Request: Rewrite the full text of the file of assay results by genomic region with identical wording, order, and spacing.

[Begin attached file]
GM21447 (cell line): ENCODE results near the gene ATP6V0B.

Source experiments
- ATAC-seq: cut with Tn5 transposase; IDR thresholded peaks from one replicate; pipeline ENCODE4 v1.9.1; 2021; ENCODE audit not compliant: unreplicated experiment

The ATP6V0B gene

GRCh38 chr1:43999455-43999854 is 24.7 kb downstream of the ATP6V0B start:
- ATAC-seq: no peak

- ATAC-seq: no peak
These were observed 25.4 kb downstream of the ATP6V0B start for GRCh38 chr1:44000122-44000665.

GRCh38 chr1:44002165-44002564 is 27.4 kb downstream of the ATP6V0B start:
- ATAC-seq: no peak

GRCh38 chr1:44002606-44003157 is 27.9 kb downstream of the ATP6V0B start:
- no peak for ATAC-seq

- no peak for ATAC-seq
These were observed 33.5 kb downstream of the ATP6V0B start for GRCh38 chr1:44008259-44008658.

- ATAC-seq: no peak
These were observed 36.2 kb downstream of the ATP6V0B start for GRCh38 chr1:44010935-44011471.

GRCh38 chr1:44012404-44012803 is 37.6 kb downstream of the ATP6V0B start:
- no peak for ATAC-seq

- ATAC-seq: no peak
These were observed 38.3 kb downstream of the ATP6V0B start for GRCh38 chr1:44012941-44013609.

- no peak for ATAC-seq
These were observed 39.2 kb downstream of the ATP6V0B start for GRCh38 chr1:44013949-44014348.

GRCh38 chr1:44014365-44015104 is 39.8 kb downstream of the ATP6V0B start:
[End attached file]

GM21447 (cell line): ENCODE results near the gene ATP6V0B.

Source experiments
- ATAC-seq: cut with Tn5 transposase; IDR thresholded peaks from one replicate; pipeline ENCODE4 v1.9.1; 2021; ENCODE audit not compliant: unreplicated experiment

The ATP6V0B gene

GRCh38 chr1:43999455-43999854 is 24.7 kb downstream of the ATP6V0B start:
- ATAC-seq: no peak

- ATAC-seq: no peak
These were observed 25.4 kb downstream of the ATP6V0B start for GRCh38 chr1:44000122-44000665.

GRCh38 chr1:44002165-44002564 is 27.4 kb downstream of the ATP6V0B start:
- ATAC-seq: no peak

GRCh38 chr1:44002606-44003157 is 27.9 kb downstream of the ATP6V0B start:
- no peak for ATAC-seq

- no peak for ATAC-seq
These were observed 33.5 kb downstream of the ATP6V0B start for GRCh38 chr1:44008259-44008658.

- ATAC-seq: no peak
These were observed 36.2 kb downstream of the ATP6V0B start for GRCh38 chr1:44010935-44011471.

GRCh38 chr1:44012404-44012803 is 37.6 kb downstream of the ATP6V0B start:
- no peak for ATAC-seq

- ATAC-seq: no peak
These were observed 38.3 kb downstream of the ATP6V0B start for GRCh38 chr1:44012941-44013609.

- no peak for ATAC-seq
These were observed 39.2 kb downstream of the ATP6V0B start for GRCh38 chr1:44013949-44014348.

GRCh38 chr1:44014365-44015104 is 39.8 kb downstream of the ATP6V0B start: